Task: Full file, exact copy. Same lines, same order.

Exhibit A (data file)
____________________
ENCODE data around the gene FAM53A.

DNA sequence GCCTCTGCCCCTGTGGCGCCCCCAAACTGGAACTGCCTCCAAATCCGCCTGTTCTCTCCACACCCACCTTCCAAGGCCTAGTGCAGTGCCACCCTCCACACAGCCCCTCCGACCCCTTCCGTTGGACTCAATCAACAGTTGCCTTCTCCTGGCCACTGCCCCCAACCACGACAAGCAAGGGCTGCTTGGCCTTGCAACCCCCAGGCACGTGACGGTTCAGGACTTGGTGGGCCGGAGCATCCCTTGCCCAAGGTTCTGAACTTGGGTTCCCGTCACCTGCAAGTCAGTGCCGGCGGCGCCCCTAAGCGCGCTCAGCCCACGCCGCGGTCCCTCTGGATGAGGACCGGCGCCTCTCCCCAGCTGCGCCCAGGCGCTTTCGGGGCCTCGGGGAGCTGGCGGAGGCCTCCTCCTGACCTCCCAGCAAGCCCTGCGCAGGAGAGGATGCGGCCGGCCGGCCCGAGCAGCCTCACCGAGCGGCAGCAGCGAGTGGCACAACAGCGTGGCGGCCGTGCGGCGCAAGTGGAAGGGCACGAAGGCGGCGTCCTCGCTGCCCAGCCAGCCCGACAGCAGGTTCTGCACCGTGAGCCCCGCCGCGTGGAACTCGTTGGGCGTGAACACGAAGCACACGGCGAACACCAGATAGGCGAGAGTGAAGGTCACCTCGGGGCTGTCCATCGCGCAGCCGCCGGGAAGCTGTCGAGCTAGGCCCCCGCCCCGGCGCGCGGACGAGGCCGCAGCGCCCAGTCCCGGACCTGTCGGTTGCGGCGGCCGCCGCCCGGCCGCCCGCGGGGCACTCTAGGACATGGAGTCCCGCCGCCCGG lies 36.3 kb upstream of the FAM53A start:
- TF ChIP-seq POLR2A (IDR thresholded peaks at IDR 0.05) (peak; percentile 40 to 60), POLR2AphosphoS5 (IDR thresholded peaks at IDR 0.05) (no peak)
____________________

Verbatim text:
ENCODE data around the gene FAM53A.

DNA sequence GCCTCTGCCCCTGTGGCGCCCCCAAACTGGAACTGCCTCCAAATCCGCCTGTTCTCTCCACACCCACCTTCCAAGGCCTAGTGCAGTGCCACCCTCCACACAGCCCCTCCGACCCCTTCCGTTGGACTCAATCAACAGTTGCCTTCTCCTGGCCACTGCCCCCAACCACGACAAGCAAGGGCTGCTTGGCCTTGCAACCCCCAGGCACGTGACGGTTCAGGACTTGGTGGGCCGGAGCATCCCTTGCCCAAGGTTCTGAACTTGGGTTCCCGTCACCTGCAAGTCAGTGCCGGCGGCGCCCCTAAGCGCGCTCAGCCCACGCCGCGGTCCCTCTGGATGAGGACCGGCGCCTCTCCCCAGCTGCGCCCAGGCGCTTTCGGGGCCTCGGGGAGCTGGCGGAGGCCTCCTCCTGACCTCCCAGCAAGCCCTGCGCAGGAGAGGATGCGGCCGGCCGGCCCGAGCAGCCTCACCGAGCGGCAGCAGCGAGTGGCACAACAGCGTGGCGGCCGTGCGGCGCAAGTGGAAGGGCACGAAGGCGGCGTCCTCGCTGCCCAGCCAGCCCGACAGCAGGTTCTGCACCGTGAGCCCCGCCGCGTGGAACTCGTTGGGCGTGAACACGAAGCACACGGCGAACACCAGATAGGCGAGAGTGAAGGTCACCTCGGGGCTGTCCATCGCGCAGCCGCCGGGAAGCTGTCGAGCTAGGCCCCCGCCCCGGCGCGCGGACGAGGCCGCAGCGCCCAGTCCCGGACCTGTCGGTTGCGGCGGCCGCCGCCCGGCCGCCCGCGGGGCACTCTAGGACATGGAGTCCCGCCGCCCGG lies 36.3 kb upstream of the FAM53A start:
- TF ChIP-seq POLR2A (IDR thresholded peaks at IDR 0.05) (peak; percentile 40 to 60), POLR2AphosphoS5 (IDR thresholded peaks at IDR 0.05) (no peak)